On August 26, 2012, Chicago Mayor Rahm Emanuel and former Chicago Mayor Richard M. Daley announced plans for the park where a hotly contested children's museum plan had previously been attempted. In 2008, the Chicago City Council had approved a $100 million plan to build the Chicago Children's Museum on the space, but legal contentions were expected to drag on regarding the use of parkland for such a structure.
Preparations for construction began with closures of elements like the Daley Bicentennial field house and areas fenced off in September 2012. By November, the removal of 877 aged crab apple, magnolia, white ash, elm and other varieties of trees began. There were two stated purposes for the tree removal: the removal of the trees and soil would facilitate the repair of the underground East Monroe Street Parking Garage roof; the removal of the trees would make way for a healthier park with a broader variety of plants that were less susceptible to diseases.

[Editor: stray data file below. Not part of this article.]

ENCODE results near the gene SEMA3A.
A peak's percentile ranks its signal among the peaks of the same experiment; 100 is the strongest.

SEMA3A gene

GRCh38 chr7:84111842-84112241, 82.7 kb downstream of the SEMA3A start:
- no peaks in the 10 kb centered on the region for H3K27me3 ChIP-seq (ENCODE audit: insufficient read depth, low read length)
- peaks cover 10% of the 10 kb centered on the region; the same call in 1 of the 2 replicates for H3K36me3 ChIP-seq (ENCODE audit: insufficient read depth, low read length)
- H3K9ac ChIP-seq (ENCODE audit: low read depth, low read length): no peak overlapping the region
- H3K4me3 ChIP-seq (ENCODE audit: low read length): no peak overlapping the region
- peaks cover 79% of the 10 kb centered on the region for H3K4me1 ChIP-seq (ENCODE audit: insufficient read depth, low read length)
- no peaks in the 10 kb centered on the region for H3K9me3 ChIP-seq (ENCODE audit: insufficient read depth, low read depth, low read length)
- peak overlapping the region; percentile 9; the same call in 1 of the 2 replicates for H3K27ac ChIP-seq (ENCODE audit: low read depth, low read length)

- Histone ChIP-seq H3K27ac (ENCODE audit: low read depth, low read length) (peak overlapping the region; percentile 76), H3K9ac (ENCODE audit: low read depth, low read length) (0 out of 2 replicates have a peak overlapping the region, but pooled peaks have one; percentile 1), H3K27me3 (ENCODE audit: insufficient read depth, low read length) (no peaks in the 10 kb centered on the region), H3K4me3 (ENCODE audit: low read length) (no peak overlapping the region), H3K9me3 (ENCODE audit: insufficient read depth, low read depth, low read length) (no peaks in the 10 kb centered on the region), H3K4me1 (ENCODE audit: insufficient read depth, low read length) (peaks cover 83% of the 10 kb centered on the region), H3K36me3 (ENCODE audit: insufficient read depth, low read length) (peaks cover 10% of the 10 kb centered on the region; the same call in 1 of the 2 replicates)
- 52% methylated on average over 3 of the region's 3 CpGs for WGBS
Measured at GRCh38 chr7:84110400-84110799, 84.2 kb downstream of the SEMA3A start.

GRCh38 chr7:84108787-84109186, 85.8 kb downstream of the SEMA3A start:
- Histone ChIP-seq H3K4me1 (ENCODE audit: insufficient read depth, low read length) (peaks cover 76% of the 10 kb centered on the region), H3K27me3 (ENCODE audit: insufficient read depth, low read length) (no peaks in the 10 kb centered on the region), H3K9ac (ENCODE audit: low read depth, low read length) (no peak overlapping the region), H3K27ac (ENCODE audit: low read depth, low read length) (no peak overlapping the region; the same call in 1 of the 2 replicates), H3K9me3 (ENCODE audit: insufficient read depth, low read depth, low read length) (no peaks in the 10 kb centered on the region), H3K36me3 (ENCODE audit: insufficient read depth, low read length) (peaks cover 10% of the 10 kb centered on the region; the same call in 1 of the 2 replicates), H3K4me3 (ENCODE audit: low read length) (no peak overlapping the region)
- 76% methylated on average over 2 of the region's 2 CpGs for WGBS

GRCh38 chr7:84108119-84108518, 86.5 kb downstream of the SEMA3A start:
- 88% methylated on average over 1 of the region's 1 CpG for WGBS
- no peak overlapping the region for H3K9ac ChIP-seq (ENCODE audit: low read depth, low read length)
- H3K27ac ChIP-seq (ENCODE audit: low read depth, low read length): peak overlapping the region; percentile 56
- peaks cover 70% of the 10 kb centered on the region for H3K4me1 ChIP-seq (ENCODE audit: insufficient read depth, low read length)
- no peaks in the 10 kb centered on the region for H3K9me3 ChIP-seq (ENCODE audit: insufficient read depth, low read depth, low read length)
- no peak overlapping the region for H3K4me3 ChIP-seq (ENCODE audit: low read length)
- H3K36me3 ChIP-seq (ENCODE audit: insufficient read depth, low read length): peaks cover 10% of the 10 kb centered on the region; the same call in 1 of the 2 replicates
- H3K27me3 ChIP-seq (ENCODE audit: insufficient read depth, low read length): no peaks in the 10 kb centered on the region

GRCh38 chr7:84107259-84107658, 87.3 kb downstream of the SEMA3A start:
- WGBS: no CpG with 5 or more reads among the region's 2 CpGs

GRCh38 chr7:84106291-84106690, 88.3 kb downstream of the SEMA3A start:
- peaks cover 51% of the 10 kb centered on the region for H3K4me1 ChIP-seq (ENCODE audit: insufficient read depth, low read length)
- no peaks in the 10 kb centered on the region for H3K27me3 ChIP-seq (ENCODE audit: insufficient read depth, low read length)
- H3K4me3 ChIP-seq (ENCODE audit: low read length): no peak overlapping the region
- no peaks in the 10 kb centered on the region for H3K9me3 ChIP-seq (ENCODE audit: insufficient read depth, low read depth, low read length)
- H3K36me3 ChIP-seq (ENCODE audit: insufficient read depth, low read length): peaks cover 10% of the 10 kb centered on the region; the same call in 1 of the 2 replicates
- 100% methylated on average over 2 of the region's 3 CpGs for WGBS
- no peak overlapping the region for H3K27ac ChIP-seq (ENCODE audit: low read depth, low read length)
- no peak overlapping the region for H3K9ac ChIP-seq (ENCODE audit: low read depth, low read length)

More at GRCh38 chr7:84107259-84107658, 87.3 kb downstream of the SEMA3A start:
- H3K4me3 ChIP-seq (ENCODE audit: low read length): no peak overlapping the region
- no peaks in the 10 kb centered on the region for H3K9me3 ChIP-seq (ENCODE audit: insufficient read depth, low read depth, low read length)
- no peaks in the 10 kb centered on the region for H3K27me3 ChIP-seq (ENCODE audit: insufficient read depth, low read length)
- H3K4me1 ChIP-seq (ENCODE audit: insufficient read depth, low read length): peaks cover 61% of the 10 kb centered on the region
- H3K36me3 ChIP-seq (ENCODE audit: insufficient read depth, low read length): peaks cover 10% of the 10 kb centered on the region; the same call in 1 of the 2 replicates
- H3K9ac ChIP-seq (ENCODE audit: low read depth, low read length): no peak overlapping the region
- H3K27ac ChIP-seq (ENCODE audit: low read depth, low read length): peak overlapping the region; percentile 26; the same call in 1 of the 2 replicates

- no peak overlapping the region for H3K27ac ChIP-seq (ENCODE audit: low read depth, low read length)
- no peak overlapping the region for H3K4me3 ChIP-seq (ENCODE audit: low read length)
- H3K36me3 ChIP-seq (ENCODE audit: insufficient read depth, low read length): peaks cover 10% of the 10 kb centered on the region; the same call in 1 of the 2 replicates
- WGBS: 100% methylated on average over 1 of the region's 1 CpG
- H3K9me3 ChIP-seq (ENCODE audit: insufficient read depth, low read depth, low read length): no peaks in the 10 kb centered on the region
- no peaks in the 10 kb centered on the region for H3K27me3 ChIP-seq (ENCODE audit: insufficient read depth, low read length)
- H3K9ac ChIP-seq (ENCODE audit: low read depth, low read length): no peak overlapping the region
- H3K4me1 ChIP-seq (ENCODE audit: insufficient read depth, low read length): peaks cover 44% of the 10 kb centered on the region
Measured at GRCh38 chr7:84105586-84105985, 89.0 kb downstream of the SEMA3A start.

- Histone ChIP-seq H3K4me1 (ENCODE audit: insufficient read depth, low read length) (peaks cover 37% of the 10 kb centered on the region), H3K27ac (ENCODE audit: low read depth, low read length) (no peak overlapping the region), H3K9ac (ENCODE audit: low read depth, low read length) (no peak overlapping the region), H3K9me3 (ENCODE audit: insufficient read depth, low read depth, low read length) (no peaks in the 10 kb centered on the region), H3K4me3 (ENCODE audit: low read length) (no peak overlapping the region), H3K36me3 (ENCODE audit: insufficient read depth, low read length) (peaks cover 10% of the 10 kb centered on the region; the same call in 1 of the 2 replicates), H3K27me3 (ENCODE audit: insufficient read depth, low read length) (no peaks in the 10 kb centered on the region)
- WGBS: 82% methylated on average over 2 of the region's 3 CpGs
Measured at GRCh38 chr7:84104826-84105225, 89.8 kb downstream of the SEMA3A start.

Although the park initially had been planned as a pet-friendly zone, the decision was made to forbid dogs before it was opened. In another controversy, 900 mature trees were removed in order for the construction of the park. Notably 1000 young trees were planted to replace the trees that were removed. Only 38 pre-existing trees were planned to survive the construction, while 160 of the removed trees were marked for recycling.